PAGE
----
Making Digital Negatives

Making a Digital Negative

The first stage is to prepare your black and white image from the original digital file. I always shoot in RAW format as this gives the best possible rendition and the most information for subsequent manipulation.

I bring all digital images into Adobe Lightroom first and do the bulk of the image processing there. When I’ve achieved an image that I know will print well conventionally (in this case I mean print directly from Lightroom on to paper) then I will export it from Lightroom as a 16-bit greyscale TIFF file at full size. This typically results in a file size of around 70MB from my Nikon NEF format originals. This TIFF file is then opened in Photoshop.

 

Once in Photoshop, adjustments can be made. These include the addition of a contrast adjustment curve suited to the printer, material and subsequent

Photoshop screen – imported digital image

process intended; the adjustment of the overall gamma value of the file before reversal; and finally, tonal reversal of the image. You should, in addition, include a standard ‘step wedge’ grey-scale and can also add a background surround to frame the image if you wish.

Equipment notes: I use Macs, but the technique described here will work pretty much identically on a PC. I run Adobe Lightroom 2.5 and Adobe Photoshop CS4. My printer is an Epson Stylus Pro 3800, using Epson Ultrachrome inks. Dialogue boxes and screens shown may differ from those in other software releases.

I experimented with both the DB and MW methods. I also studied the Ron Reeder method (one of the most thorough descriptions available for free, but specifically for the Epson 3800 printer). In the end I found I was using a combination of them all, plus some ‘seat-of-my-pants’ processing of the negative image.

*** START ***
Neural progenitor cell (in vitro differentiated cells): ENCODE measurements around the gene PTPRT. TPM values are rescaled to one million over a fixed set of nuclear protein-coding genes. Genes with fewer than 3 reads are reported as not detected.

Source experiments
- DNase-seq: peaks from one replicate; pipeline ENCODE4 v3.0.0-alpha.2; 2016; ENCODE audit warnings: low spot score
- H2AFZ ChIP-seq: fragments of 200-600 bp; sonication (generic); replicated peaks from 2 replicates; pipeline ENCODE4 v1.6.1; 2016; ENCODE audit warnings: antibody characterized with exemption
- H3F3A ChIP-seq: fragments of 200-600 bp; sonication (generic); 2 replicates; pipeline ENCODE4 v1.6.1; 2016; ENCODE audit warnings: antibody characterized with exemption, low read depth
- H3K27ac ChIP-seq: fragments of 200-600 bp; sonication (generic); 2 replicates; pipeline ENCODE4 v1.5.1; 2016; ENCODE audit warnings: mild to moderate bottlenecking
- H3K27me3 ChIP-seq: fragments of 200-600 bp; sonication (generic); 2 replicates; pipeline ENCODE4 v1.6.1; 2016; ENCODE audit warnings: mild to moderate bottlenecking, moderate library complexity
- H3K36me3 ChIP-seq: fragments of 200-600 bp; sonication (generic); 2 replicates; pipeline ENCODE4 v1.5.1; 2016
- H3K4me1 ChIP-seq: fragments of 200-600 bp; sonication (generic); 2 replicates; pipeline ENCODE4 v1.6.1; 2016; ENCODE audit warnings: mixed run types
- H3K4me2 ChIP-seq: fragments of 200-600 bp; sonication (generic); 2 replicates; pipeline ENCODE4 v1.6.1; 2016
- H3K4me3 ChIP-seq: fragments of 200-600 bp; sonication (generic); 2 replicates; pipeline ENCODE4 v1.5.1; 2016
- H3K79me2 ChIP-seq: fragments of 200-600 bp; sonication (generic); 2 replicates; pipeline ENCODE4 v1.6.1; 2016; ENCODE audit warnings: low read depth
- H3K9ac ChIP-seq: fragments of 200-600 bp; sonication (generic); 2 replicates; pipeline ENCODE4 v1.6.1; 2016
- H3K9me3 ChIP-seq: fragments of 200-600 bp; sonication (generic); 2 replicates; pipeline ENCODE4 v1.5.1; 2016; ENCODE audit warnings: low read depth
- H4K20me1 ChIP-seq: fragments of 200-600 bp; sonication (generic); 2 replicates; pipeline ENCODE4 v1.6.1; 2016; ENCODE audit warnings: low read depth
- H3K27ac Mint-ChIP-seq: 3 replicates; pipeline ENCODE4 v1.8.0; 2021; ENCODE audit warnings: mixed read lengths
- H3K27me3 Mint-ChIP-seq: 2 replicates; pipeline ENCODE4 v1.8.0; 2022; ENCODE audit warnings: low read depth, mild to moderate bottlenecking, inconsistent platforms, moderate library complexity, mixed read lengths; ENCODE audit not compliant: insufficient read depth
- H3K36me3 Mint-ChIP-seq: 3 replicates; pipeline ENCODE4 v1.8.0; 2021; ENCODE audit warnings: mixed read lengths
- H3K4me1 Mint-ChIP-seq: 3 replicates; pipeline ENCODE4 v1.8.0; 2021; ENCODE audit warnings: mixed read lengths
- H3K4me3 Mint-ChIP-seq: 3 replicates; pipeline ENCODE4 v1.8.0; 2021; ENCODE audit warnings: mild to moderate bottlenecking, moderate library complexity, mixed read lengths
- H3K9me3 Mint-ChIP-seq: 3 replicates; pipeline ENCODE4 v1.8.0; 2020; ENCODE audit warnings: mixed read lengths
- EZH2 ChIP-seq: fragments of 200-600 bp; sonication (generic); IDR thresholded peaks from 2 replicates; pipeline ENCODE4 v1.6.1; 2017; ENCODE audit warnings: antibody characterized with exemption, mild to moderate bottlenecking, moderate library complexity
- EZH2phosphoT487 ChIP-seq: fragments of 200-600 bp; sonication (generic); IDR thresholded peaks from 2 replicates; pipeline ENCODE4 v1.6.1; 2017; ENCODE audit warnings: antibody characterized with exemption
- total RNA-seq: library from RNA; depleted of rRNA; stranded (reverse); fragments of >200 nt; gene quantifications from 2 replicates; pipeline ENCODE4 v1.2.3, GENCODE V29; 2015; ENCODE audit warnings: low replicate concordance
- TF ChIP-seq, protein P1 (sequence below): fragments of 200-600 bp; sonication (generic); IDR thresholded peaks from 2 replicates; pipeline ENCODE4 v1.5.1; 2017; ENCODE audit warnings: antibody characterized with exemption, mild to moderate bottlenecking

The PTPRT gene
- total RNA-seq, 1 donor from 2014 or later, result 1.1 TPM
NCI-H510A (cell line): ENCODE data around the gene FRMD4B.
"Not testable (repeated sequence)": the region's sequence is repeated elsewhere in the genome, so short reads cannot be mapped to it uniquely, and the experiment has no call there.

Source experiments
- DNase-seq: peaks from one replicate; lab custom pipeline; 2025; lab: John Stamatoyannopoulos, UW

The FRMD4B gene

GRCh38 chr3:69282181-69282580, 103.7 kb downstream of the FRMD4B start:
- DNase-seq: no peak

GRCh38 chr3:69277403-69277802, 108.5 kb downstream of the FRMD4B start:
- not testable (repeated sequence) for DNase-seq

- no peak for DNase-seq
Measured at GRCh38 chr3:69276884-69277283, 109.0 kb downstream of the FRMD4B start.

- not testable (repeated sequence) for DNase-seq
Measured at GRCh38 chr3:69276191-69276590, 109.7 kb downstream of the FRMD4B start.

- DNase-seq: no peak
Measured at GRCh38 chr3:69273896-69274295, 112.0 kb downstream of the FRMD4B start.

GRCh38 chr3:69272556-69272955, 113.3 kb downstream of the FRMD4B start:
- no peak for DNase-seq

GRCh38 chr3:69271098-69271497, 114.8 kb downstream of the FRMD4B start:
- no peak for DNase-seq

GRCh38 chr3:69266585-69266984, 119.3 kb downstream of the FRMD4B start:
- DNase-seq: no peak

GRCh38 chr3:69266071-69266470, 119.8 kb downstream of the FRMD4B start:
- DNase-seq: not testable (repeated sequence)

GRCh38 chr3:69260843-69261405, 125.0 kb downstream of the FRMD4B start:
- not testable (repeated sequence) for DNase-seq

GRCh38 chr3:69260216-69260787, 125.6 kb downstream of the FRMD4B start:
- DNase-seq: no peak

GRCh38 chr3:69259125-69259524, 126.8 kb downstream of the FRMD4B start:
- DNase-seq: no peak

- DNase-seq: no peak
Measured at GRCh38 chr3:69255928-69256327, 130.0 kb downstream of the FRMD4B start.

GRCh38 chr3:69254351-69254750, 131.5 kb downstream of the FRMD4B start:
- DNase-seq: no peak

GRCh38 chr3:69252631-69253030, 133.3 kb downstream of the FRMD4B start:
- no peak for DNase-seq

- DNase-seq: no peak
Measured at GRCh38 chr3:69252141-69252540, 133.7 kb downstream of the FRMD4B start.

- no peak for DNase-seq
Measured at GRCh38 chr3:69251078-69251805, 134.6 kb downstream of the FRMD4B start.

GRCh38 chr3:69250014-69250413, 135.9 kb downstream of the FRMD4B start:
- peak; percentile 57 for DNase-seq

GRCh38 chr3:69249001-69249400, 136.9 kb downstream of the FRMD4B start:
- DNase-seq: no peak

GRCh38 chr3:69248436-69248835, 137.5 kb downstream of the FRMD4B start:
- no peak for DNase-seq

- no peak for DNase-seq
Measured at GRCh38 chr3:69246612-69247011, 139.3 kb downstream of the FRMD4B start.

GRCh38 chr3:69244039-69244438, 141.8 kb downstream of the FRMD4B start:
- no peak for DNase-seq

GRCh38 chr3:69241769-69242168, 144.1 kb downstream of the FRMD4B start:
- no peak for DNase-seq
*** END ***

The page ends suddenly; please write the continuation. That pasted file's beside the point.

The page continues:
The abhorrence of curve adjustments in MW’s method is acknowledged (by him) to be a bit misleading, as the use of Levels is actually a backdoor way of applying a curve, but with less flexibility. MW does in fact suggest that a curve may also be applied at the user’s discretion, to fine-tune the tonal levels in shadow and highlights. This is what I ended up doing to achieve the desired result.

DB uses curves, as does RR, and these are derived through density measurements made with either a densitometer or via a scanner. They can also be made by trial and error, but at the expense of a few more sheets of precious OHP film.

The way I decided to proceed, after making some tests using each of the methods cited, was to add five layers to the imported TIFF file, which was also converted to a Layer itself. These were:

  1. A Layer filled with Black behind the main image layer
  2. A Layer containing a step wedge (borrowed from the DB method and available for download from his site, link above)
  3. A Levels Layer, where the Gamma is adjusted to 2.2
  4. A Curves adjustment layer, to fine-tune the tones in the shadows and highlights
  5. A Curves layer that reverses the image tonally (a PS preset, Negative (RGB), same as Image>Adjustments>Invert)

 

Imported image with background and tone scale.

1 & 2. The imported file with the black background and step wedge inserted, all other layers turned off. The Canvas was extended to the right before dragging in the step wedge, which I’ve borrowed from the DB method.

 

With Gamma curve turned on

3. The Levels layer is adjusted to give a Gamma of 2.2, using the central slider only. The image looks far too light as a positive, but will change soon.

 

 

 

With contrast adjustment curve and gamma levels active.

4. The curves adjustment layer makes the image appear quite low in contrast. This curve setting is based on tests I’ve made and differs somewhat from the suggested curve provided with the DB method. The highlights have been reduced in brightness, the shadows increased in brightness slightly. Bear in mind that the curve is affecting the image after the gamma setting has been made; the gamma levels should be turned off if you want to make adjustments to this curve by eye.

Showing the reversal curve, but with it switched off.

 

5. The reversal curve is shown here, but not applied yet. It merely switches the tonality without making any adjustments to it. You could do exactly the same with a layer that uses the ‘Invert’ preset in Photoshop.

 

 

Reversal curve applied

6. The reversal curve applied. The image now looks more like a conventional film negative, just as it should, as it now ready to print.

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